'Good' Bacteria Fight Bad Breath, Smelly Feet
Discovery May Lead to New Treatments for Feet, Mouths
WebMD News Archive
July 27, 2005 -- Scientists have found bacteria that fight bad breath and smelly feet.
The bacteria weren't concocted in a lab or discovered deep in a tropical rainforest. They were spotted in a very common location: the human mouth.
In fact, some of those bacteria may be snuffing out bad breath in your mouth right now, if researcher Ann Wood and colleagues are right. Their report appears in Environmental Microbiology.
Wood is a senior lecturer in the life sciences department of King's College London. Odor-Eating Bacteria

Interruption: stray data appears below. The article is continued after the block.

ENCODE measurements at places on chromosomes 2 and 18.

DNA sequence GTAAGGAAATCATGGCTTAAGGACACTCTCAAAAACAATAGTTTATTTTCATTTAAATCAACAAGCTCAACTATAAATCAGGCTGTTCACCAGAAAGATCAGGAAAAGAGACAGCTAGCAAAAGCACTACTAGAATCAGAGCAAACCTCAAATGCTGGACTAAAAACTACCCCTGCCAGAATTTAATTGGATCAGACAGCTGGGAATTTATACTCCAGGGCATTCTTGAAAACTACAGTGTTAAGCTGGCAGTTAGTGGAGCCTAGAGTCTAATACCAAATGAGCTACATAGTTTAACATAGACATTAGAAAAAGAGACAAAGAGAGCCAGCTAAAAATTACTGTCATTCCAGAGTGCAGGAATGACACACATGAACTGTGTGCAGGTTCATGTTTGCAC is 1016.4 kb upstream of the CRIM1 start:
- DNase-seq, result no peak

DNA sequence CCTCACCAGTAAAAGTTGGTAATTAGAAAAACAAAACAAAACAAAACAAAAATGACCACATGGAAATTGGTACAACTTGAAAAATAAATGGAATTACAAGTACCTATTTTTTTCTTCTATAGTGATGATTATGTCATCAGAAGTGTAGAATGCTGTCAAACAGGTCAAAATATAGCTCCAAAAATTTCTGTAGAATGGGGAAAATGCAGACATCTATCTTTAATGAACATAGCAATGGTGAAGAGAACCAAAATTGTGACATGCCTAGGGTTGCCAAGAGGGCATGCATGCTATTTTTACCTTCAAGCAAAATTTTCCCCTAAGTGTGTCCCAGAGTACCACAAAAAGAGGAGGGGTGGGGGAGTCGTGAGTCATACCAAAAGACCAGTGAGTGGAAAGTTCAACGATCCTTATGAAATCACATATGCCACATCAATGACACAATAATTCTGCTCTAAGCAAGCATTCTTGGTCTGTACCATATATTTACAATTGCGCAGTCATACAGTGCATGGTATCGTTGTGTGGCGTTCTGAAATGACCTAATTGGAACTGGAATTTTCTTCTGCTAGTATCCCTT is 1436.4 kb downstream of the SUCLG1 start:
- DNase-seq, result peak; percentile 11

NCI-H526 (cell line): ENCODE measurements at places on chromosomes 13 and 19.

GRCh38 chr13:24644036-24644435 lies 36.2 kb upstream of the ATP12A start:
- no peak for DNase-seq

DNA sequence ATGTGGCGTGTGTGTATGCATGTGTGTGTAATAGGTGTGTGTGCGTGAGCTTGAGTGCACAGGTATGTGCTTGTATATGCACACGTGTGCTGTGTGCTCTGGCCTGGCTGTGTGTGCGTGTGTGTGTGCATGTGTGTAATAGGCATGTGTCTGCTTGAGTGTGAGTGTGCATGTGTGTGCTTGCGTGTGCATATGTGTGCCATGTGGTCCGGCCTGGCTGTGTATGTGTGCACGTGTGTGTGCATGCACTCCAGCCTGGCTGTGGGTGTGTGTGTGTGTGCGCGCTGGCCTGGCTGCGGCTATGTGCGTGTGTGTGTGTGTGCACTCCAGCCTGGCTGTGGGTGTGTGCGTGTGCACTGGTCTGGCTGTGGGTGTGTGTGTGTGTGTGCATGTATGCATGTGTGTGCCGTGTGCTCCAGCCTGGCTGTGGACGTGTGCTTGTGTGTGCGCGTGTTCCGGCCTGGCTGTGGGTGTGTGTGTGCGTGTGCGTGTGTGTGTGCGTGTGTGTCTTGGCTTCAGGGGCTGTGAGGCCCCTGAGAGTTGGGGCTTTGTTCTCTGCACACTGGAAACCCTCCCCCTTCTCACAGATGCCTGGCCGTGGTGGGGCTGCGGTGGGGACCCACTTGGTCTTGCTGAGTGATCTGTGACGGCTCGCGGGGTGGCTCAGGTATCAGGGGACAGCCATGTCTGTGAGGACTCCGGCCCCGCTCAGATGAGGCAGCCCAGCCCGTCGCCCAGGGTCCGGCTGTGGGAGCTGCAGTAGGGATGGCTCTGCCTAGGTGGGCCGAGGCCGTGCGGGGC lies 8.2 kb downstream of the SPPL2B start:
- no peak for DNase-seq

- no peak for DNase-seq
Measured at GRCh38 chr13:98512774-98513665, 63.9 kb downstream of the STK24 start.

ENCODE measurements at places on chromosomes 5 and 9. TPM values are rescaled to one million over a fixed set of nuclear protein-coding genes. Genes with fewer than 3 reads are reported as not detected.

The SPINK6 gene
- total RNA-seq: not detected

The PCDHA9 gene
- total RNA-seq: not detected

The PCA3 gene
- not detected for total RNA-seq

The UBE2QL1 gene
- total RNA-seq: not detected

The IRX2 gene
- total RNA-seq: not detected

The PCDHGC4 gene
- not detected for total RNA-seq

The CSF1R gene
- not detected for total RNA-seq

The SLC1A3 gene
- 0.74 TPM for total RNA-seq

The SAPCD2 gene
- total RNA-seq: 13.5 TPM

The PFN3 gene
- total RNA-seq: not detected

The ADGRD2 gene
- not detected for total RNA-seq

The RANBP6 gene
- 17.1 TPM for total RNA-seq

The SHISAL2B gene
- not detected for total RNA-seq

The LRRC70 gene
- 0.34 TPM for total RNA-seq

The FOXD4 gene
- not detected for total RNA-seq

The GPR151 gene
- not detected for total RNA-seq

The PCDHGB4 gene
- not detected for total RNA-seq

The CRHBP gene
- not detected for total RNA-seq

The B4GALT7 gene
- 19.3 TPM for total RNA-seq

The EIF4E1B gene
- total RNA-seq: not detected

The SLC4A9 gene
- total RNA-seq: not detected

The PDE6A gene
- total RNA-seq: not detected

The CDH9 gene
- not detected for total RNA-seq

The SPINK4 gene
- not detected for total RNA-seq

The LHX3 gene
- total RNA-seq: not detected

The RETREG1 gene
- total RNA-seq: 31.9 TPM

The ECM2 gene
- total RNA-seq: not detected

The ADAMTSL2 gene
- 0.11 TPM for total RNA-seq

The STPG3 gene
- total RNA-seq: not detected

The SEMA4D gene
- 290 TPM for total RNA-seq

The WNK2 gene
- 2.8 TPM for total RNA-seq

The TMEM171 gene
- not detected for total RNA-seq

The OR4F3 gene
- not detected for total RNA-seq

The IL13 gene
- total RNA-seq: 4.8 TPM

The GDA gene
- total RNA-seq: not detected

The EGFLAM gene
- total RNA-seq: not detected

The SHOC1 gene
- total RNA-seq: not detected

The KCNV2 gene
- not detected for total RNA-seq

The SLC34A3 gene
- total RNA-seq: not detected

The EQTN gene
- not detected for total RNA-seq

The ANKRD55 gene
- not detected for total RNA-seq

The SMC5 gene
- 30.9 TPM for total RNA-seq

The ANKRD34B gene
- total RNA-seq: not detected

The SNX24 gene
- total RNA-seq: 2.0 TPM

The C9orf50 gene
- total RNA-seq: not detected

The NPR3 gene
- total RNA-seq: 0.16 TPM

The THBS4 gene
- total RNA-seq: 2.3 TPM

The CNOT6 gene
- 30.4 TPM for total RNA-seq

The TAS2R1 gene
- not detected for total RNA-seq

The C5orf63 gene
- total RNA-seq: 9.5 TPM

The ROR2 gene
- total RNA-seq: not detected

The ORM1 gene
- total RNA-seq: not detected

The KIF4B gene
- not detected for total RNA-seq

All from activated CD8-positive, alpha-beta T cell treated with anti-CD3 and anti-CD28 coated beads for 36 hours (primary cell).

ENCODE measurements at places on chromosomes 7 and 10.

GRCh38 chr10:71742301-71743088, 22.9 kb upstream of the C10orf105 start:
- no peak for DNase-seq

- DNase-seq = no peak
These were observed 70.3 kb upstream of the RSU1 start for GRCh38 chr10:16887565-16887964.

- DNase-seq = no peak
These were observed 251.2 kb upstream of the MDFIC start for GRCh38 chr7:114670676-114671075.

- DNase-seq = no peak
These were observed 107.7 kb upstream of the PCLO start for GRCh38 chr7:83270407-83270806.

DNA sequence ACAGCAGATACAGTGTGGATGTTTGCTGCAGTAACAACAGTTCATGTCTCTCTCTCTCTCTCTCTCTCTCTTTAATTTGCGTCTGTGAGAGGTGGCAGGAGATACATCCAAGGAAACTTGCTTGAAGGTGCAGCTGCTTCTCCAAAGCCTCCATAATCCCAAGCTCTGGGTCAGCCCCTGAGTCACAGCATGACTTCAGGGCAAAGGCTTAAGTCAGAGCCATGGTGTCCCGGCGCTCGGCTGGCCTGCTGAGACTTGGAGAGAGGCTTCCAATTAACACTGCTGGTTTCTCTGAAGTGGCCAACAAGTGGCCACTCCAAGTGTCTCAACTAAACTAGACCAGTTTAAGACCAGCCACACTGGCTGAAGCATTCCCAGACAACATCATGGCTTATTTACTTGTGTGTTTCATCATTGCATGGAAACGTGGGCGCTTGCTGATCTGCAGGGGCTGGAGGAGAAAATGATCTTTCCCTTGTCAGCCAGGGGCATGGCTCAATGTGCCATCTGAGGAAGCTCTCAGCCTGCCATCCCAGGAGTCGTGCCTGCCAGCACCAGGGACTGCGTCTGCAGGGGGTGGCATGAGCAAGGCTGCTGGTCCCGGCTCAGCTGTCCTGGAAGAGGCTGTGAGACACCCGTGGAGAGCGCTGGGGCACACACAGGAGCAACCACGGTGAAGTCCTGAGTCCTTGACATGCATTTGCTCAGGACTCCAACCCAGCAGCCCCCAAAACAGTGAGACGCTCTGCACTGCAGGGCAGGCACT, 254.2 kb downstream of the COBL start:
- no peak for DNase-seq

Lots of bacteria like to set up shop in the mouth. Some are pesky, like the bacteria tied to gum disease. Those bacteria may also be bad for your heart, but brushing and flossing can help get rid of them.
Other bacteria in the mouth may freshen your breath, write Wood and colleagues. The bacteria probably don't smell pretty. They don't act like perfume, masking bad smells.
Instead, the bacteria eat stinky compounds, write the researchers. Those compounds are released when proteins containing sulphur break down in the mouth.
'Good' Bacteria Found in Mouth, Feet
The helpful bacteria were found in the mouths of healthy volunteers and those with gum disease. The researchers had previously found the same kind of bacteria on human feet.
Bad breath or smelly feet might be due in part to low levels of the bacteria, the researchers suggest. But they didn't check bacteria levels in the volunteers.
More studies on the topic may lead to a natural way of reducing bad breath and smelly feet.
Meanwhile, practicing good hygiene may help. A doctor may be able to help with serious cases.